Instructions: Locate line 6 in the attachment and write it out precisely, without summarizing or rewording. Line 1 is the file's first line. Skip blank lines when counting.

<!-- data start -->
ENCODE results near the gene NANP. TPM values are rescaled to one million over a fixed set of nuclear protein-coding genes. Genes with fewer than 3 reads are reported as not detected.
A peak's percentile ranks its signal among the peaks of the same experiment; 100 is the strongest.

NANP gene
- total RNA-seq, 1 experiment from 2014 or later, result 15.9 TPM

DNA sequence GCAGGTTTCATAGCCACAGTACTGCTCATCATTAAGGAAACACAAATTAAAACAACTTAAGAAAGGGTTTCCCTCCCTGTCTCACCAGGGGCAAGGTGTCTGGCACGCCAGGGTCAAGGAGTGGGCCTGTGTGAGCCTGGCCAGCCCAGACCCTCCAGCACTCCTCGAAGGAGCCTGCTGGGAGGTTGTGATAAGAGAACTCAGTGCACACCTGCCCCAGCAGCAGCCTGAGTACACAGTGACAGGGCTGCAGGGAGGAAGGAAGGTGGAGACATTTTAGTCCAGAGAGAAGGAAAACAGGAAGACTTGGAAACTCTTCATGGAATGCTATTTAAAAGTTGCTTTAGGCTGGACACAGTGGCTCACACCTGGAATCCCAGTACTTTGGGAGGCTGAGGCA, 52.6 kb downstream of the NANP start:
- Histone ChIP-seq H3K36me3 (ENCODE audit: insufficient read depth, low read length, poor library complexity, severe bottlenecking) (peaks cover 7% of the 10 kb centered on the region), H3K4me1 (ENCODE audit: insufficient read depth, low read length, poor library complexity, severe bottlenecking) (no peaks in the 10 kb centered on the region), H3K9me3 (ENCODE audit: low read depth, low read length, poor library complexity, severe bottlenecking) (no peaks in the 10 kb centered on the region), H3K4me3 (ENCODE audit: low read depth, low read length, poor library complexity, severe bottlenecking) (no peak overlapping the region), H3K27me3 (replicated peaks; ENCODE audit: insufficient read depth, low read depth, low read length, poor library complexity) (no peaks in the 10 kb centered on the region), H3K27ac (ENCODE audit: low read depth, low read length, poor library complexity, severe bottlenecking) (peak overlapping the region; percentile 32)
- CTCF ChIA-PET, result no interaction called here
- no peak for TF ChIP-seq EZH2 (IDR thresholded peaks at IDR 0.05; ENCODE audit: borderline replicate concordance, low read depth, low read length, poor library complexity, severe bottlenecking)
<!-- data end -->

- Histone ChIP-seq H3K36me3 (ENCODE audit: insufficient read depth, low read length, poor library complexity, severe bottlenecking) (peaks cover 7% of the 10 kb centered on the region), H3K4me1 (ENCODE audit: insufficient read depth, low read length, poor library complexity, severe bottlenecking) (no peaks in the 10 kb centered on the region), H3K9me3 (ENCODE audit: low read depth, low read length, poor library complexity, severe bottlenecking) (no peaks in the 10 kb centered on the region), H3K4me3 (ENCODE audit: low read depth, low read length, poor library complexity, severe bottlenecking) (no peak overlapping the region), H3K27me3 (replicated peaks; ENCODE audit: insufficient read depth, low read depth, low read length, poor library complexity) (no peaks in the 10 kb centered on the region), H3K27ac (ENCODE audit: low read depth, low read length, poor library complexity, severe bottlenecking) (peak overlapping the region; percentile 32)